Eclipse Enables Embedded Cross-Development for Intel XScale® Processors

By Brian Handley, Sr. Engineer Macraigor Systems LLC

The Eclipse development environment has become the de-facto industry-standard environment for hosting embedded-development tools. Many of the traditional embedded-tools vendors, which used to sell their own proprietary development tools and environments, have embraced Eclipse. They've even ported their products to run within Eclipse in order to take advantage of the sophisticated, feature-rich framework provided by the Eclipse IDE. Although these tools and environments are powerful, they can still be expensive. For projects on a tight budget, it's now possible to use the freely available, open-source Eclipse IDE—along with the open-source GNU tools (binutils, gcc, and gdb)—to construct a complete cross-development environment at little or no cost.

Of course, piecing together all of the necessary components to build such a system isn't necessarily easy. Eclipse wasn't originally built to handle cross-development or even the C or C++ languages that are typically used in most embedded projects. As a result, a significant amount of effort is needed to get Eclipse to perform this task adequately. Beyond this point, Eclipse doesn't currently have any concept of a remote debug connection on its own. If a debug interface like JTAG or even an Ethernet or serial connection to a target-resident debug monitor is used, Eclipse must be reconfigured to handle this situation. Additionally, the required GNU tools are typically available only in source format. They must be built for the particular host and target processor that are being used by a project. Getting these tools to build for a particular host-target combination can be difficult. This feat can consume engineering time that could be better spent on application development.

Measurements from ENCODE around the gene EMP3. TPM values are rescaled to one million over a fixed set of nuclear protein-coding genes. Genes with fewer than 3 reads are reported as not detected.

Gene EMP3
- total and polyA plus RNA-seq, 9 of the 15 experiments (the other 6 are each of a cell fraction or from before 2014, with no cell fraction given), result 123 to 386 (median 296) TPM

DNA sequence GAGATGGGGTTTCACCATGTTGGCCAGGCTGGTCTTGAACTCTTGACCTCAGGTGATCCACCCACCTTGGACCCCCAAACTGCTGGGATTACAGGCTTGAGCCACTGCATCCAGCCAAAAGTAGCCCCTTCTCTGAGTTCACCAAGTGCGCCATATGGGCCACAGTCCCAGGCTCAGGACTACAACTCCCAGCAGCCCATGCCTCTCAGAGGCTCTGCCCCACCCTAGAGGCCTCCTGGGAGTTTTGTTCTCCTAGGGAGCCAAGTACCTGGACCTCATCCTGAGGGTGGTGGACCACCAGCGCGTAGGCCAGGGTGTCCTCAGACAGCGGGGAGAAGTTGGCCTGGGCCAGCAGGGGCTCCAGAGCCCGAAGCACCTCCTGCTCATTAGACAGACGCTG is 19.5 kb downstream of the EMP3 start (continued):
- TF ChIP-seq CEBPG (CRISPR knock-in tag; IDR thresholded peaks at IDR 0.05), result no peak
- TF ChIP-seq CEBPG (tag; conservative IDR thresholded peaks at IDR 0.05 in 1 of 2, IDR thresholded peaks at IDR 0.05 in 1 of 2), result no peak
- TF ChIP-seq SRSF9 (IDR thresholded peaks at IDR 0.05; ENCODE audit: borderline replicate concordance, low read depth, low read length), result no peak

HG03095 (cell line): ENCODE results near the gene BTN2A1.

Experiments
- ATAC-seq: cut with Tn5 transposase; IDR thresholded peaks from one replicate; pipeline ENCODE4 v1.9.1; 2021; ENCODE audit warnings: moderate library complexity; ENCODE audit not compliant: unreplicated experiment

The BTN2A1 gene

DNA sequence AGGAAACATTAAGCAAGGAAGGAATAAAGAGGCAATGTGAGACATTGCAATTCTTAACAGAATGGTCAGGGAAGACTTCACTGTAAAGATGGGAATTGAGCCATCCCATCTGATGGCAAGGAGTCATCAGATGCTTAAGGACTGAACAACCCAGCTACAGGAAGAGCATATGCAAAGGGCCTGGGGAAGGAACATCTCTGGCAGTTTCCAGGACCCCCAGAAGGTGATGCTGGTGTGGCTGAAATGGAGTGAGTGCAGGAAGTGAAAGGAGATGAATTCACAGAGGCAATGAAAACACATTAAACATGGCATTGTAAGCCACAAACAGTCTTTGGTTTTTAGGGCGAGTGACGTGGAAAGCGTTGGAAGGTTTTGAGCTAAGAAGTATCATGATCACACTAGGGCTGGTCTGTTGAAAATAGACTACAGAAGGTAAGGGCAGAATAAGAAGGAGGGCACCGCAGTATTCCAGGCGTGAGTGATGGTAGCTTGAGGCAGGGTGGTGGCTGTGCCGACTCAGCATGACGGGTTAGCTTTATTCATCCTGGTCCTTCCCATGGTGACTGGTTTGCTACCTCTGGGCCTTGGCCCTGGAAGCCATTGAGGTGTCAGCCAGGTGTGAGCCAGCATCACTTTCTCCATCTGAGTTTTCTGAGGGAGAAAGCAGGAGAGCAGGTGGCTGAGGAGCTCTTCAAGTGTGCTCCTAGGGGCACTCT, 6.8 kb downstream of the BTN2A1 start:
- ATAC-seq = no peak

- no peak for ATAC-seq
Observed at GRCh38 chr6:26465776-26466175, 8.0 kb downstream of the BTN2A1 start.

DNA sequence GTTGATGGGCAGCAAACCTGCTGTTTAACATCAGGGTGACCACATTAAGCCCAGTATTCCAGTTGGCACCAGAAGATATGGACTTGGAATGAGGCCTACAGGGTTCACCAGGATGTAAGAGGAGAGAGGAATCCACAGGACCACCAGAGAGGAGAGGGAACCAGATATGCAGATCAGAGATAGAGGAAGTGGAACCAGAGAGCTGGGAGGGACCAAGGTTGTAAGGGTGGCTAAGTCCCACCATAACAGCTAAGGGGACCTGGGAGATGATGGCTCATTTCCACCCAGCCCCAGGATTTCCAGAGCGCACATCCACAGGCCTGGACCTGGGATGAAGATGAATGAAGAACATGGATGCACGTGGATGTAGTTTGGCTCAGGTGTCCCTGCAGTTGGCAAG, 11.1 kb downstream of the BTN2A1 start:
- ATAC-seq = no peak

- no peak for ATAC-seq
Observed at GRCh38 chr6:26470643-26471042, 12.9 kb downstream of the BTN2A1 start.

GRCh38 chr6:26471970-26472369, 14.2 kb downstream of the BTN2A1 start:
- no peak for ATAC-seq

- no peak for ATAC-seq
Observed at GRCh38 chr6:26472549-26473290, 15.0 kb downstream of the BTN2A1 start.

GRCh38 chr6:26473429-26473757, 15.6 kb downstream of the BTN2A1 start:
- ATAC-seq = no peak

To build a functional, free, cross-development environment, several components must be obtained and integrated together. The Eclipse development environment is the framework into which the other necessary tools are integrated. Eclipse itself includes an editor, project manager, and debugger interface. Because the environment is intended for embedded cross-development, the C and C++ languages must be supported. This aspect requires the use of the CDT (www.eclipse.org/cdt) plug-in for Eclipse. The assembler, compiler, linker, and other code-generation utilities will be provided by open-source GNU code.